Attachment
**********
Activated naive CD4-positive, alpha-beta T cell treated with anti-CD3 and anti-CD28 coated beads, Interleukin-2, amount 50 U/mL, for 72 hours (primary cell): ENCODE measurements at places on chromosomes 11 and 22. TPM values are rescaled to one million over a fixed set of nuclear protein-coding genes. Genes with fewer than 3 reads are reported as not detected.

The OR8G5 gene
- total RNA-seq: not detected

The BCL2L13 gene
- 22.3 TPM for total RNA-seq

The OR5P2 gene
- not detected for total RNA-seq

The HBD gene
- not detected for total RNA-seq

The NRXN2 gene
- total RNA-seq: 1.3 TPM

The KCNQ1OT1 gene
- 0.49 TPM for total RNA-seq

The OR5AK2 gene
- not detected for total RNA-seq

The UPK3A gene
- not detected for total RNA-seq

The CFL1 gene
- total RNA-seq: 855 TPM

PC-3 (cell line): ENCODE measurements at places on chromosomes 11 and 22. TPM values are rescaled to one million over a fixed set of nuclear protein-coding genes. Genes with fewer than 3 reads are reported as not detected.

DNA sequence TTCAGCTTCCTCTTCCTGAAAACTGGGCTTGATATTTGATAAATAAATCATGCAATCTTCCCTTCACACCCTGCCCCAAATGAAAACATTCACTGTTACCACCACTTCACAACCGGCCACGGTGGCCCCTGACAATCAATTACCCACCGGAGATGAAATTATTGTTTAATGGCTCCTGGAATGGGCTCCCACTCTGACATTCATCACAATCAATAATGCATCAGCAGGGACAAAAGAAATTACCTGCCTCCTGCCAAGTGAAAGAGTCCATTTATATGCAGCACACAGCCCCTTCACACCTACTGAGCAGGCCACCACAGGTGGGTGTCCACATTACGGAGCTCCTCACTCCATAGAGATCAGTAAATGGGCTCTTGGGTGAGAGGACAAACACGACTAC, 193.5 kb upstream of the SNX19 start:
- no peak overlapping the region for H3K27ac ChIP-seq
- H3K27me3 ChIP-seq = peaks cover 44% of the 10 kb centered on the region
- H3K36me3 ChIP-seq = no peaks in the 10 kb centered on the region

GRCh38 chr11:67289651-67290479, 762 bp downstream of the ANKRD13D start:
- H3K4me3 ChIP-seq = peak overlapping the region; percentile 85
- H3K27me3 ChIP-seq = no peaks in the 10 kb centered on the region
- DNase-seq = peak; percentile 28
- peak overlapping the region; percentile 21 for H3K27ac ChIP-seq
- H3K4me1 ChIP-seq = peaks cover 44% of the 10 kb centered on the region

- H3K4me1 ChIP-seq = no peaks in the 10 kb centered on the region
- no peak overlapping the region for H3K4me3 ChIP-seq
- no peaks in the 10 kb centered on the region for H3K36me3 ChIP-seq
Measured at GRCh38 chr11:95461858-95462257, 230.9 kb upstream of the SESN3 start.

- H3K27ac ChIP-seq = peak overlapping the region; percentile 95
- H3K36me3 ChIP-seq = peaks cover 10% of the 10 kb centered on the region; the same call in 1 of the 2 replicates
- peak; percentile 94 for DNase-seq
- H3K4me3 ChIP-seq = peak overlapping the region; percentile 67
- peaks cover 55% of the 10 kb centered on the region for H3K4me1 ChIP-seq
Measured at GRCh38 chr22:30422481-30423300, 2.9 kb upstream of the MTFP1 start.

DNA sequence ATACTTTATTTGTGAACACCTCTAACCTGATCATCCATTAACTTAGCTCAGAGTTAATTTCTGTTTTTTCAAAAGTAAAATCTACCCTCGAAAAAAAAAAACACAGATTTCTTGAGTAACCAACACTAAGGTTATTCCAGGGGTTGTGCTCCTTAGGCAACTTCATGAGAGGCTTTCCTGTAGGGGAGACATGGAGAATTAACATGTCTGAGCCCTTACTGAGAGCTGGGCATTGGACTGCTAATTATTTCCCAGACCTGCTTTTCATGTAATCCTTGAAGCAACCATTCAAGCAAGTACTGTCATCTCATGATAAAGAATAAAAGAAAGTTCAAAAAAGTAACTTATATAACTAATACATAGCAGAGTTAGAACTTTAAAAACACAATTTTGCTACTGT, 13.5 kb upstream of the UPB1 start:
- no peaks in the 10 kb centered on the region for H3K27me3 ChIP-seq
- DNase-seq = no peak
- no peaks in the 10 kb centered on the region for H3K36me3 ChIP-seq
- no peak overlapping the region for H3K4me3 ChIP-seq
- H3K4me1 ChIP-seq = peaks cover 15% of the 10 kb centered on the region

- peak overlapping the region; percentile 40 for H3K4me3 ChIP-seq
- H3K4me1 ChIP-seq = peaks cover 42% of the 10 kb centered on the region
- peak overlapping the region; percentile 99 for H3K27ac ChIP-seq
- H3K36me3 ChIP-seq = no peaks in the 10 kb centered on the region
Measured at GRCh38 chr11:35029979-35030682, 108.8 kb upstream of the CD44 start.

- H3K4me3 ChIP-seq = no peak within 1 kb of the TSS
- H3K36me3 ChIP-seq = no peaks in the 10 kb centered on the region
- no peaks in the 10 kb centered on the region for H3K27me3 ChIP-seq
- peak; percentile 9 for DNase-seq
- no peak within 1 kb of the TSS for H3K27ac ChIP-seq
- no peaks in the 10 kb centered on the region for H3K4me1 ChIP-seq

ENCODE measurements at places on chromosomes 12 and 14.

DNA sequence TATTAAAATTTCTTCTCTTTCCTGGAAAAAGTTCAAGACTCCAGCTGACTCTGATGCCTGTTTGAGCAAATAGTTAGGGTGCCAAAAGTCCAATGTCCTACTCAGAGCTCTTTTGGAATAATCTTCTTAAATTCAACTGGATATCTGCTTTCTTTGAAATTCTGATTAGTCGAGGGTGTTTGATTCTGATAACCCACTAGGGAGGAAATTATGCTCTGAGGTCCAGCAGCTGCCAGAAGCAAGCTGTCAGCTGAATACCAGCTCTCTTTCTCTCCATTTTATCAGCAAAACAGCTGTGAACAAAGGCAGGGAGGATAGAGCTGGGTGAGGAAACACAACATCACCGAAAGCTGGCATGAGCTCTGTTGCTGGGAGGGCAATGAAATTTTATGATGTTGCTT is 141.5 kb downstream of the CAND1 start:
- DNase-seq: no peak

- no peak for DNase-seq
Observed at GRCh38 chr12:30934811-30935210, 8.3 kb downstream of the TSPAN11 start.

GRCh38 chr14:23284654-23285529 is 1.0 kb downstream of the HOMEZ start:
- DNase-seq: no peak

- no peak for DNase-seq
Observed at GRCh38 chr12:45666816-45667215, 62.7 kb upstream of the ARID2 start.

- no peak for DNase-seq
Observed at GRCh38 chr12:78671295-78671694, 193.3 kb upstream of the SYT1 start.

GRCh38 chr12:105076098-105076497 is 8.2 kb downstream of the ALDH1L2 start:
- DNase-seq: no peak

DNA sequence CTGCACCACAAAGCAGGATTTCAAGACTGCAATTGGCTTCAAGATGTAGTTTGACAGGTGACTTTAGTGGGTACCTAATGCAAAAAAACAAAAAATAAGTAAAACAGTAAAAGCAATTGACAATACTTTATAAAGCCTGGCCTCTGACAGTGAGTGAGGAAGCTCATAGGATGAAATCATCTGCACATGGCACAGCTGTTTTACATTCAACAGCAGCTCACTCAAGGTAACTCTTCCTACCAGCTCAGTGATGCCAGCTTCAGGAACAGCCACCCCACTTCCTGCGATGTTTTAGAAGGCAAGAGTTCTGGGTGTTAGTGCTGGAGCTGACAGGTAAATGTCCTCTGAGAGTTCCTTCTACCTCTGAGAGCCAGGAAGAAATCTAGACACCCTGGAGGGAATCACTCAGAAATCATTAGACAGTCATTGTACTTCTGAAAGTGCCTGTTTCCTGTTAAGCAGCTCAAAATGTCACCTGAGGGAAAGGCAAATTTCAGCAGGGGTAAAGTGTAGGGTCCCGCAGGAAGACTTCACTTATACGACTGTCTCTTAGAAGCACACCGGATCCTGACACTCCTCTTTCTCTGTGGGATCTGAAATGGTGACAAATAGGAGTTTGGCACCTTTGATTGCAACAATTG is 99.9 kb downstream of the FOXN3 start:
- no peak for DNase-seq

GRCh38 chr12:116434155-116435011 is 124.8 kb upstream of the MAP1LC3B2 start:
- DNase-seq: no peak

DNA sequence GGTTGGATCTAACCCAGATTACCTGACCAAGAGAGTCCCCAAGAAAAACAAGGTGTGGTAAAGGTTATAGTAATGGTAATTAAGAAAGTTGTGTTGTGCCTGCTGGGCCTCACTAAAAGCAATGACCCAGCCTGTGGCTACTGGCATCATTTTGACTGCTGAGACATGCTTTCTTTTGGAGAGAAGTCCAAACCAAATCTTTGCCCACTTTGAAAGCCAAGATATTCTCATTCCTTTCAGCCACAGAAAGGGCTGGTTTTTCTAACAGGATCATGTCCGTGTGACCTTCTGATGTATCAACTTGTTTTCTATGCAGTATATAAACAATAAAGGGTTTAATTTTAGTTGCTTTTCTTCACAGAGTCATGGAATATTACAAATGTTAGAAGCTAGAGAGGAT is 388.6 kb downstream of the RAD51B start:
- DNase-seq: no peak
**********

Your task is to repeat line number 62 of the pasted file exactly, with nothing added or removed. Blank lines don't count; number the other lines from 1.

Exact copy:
Observed at GRCh38 chr12:30934811-30935210, 8.3 kb downstream of the TSPAN11 start.